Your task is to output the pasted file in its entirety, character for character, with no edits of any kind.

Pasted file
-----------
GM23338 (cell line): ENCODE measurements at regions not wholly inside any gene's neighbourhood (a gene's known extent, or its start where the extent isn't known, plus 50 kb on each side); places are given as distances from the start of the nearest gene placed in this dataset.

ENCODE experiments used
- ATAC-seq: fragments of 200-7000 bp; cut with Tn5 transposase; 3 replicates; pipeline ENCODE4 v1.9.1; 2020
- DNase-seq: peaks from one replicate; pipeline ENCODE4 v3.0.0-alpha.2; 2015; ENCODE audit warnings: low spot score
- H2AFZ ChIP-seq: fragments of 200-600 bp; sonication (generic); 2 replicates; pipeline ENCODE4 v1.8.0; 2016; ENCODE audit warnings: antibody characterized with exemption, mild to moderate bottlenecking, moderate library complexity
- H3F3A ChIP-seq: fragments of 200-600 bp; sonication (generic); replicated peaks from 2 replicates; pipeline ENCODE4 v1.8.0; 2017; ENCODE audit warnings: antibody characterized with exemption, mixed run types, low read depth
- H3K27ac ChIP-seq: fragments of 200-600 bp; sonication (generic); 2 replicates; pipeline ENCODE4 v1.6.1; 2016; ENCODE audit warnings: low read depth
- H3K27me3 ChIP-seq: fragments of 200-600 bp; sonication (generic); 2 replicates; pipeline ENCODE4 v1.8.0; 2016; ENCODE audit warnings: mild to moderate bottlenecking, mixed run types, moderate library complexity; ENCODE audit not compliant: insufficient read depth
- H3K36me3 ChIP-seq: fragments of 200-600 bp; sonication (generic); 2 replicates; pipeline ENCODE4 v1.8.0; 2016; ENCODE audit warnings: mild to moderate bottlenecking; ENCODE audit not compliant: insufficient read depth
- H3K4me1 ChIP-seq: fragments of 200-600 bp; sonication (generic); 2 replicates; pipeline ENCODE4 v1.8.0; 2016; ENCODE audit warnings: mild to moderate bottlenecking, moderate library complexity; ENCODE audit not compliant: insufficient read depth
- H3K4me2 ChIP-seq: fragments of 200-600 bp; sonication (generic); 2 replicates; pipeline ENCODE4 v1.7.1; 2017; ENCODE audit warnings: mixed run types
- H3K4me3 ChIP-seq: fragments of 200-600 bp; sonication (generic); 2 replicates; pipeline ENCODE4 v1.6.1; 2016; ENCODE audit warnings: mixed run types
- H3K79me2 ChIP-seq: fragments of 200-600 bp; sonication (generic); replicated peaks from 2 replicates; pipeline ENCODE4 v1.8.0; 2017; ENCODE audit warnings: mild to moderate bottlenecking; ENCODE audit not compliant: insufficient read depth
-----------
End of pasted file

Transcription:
GM23338 (cell line): ENCODE measurements at regions not wholly inside any gene's neighbourhood (a gene's known extent, or its start where the extent isn't known, plus 50 kb on each side); places are given as distances from the start of the nearest gene placed in this dataset.

ENCODE experiments used
- ATAC-seq: fragments of 200-7000 bp; cut with Tn5 transposase; 3 replicates; pipeline ENCODE4 v1.9.1; 2020
- DNase-seq: peaks from one replicate; pipeline ENCODE4 v3.0.0-alpha.2; 2015; ENCODE audit warnings: low spot score
- H2AFZ ChIP-seq: fragments of 200-600 bp; sonication (generic); 2 replicates; pipeline ENCODE4 v1.8.0; 2016; ENCODE audit warnings: antibody characterized with exemption, mild to moderate bottlenecking, moderate library complexity
- H3F3A ChIP-seq: fragments of 200-600 bp; sonication (generic); replicated peaks from 2 replicates; pipeline ENCODE4 v1.8.0; 2017; ENCODE audit warnings: antibody characterized with exemption, mixed run types, low read depth
- H3K27ac ChIP-seq: fragments of 200-600 bp; sonication (generic); 2 replicates; pipeline ENCODE4 v1.6.1; 2016; ENCODE audit warnings: low read depth
- H3K27me3 ChIP-seq: fragments of 200-600 bp; sonication (generic); 2 replicates; pipeline ENCODE4 v1.8.0; 2016; ENCODE audit warnings: mild to moderate bottlenecking, mixed run types, moderate library complexity; ENCODE audit not compliant: insufficient read depth
- H3K36me3 ChIP-seq: fragments of 200-600 bp; sonication (generic); 2 replicates; pipeline ENCODE4 v1.8.0; 2016; ENCODE audit warnings: mild to moderate bottlenecking; ENCODE audit not compliant: insufficient read depth
- H3K4me1 ChIP-seq: fragments of 200-600 bp; sonication (generic); 2 replicates; pipeline ENCODE4 v1.8.0; 2016; ENCODE audit warnings: mild to moderate bottlenecking, moderate library complexity; ENCODE audit not compliant: insufficient read depth
- H3K4me2 ChIP-seq: fragments of 200-600 bp; sonication (generic); 2 replicates; pipeline ENCODE4 v1.7.1; 2017; ENCODE audit warnings: mixed run types
- H3K4me3 ChIP-seq: fragments of 200-600 bp; sonication (generic); 2 replicates; pipeline ENCODE4 v1.6.1; 2016; ENCODE audit warnings: mixed run types
- H3K79me2 ChIP-seq: fragments of 200-600 bp; sonication (generic); replicated peaks from 2 replicates; pipeline ENCODE4 v1.8.0; 2017; ENCODE audit warnings: mild to moderate bottlenecking; ENCODE audit not compliant: insufficient read depth